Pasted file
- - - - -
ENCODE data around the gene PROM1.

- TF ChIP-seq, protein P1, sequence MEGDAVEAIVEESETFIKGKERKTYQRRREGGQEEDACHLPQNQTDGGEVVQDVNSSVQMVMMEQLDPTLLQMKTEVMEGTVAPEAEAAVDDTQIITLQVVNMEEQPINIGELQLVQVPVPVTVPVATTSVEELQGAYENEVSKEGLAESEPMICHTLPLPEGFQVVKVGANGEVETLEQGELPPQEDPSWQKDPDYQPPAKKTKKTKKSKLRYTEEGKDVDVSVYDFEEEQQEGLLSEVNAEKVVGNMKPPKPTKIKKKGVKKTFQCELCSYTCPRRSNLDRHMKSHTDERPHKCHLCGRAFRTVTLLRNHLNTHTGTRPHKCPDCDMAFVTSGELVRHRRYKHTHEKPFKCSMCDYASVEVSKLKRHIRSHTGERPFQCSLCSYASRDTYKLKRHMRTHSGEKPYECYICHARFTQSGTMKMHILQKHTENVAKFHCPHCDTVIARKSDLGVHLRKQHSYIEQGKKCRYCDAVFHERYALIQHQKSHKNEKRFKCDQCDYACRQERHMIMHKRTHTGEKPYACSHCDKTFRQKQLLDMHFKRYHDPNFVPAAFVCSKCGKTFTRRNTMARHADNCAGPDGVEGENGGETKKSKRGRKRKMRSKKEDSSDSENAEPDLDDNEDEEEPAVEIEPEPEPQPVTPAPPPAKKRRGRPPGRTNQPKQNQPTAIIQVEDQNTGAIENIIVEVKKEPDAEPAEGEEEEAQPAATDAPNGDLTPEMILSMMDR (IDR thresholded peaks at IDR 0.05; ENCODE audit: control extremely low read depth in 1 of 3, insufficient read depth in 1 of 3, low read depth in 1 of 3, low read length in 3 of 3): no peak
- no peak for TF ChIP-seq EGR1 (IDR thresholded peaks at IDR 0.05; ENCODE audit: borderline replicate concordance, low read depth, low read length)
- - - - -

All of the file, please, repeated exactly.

ENCODE data around the gene PROM1.

- TF ChIP-seq, protein P1, sequence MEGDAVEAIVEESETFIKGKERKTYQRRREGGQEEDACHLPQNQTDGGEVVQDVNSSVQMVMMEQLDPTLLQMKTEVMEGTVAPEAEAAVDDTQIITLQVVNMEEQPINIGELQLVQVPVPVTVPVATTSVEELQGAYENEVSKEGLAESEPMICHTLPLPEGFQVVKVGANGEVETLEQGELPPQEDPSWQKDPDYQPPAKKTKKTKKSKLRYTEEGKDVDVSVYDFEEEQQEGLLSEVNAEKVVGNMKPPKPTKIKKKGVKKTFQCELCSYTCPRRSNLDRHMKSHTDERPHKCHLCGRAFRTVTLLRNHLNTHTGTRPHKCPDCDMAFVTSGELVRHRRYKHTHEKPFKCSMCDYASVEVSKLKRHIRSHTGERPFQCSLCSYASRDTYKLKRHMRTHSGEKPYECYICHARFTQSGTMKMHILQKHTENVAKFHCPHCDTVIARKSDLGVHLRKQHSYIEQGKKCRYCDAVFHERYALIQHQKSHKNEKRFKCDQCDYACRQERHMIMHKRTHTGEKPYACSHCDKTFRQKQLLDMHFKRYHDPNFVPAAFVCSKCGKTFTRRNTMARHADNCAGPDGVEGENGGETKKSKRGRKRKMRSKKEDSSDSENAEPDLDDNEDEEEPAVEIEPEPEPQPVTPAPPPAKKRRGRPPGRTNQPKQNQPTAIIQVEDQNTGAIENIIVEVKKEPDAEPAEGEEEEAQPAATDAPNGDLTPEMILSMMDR (IDR thresholded peaks at IDR 0.05; ENCODE audit: control extremely low read depth in 1 of 3, insufficient read depth in 1 of 3, low read depth in 1 of 3, low read length in 3 of 3): no peak
- no peak for TF ChIP-seq EGR1 (IDR thresholded peaks at IDR 0.05; ENCODE audit: borderline replicate concordance, low read depth, low read length)